Quantcast

Indonesia teens accused of blasphemy over Maroon 5 dance



TOLITOLI, Indonesia—Five Indonesian teenage girls have been accused of blasphemy and may face jail after making a video in which they mixed Islamic prayer with dancing to a Maroon 5 song, police said Tuesday.

The girls were expelled from their high school in Tolitoli city, on Sulawesi island, and reported to police after the video of their dance to the US band’s hit “One More Night” went viral online.

It is just the latest in a string of blasphemy cases in the world’s most populous Muslim-majority country, which have prompted rights groups to call for a change in a law they say is outdated and misused.

In the five-minute clip, the girls, wearing school tracksuits, switch between Islamic prayer rituals and mostly innocent dancing, with the occasional pelvic thrust and suggestive hand gesture thrown in.

Several versions of the video on YouTube have been viewed more than 500,000 times.

It sparked anger in the remote community, with dozens of members of hardline group the Islamic Defenders Front (FPI) protesting outside the local police station on Monday.

The school brought the video, which was posted online in March, to the attention of police who questioned the girls on suspicion of blasphemy.

“The school and members of the community were offended by the video and felt it insulted Islam,” Tolitoli police chief Rudi Mulyanto told AFP.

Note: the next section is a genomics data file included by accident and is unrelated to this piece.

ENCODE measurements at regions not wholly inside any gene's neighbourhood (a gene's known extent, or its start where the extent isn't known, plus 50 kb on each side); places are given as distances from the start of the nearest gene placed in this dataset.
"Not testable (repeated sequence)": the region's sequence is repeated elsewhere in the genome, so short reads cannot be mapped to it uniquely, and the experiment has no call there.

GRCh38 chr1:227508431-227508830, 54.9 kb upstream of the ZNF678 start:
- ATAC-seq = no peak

“We are considering the case, and if we think it is serious, we will recommend they be officially charged in court.”

He said the girls, who are not in custody, could be jailed if found guilty but did not know what length of sentence they might face.

Blasphemy in Indonesia carries a maximum sentence of five years, though minors usually face half the adult sentence and are locked up in juvenile detention facilities.

The girls are in grade 12, where students are normally aged 17 or 18. Police did not give their ages but said they were being treated as minors.

The school principal told a local news website that the school had consulted the country’s top clerical body, the Indonesian Ulema Council, as well as the FPI on the matter.

Last year a man was jailed on the island of Sumatra for 30 months for sharing explicit cartoons of the Prophet Muhammad online.


Follow Us


Recent Stories:

Complete stories on our Digital Edition newsstand for tablets, netbooks and mobile phones; 14-issue free trial. About to step out? Get breaking alerts on your mobile.phone. Text ON INQ BREAKING to 4467, for Globe, Smart and Sun subscribers in the Philippines.

Tags: blasphemy , Crime , Indonesia , Islam , Religion




Copyright © 2014, .
To subscribe to the Philippine Daily Inquirer newspaper in the Philippines, call +63 2 896-6000 for Metro Manila and Metro Cebu or email your subscription request here.
Factual errors? Contact the Philippine Daily Inquirer's day desk. Believe this article violates journalistic ethics? Contact the Inquirer's Reader's Advocate. Or write The Readers' Advocate:
c/o Philippine Daily Inquirer Chino Roces Avenue corner Yague and Mascardo Streets, Makati City, Metro Manila, Philippines Or fax nos. +63 2 8974793 to 94
Advertisement
Advertisement
Marketplace
Advertisement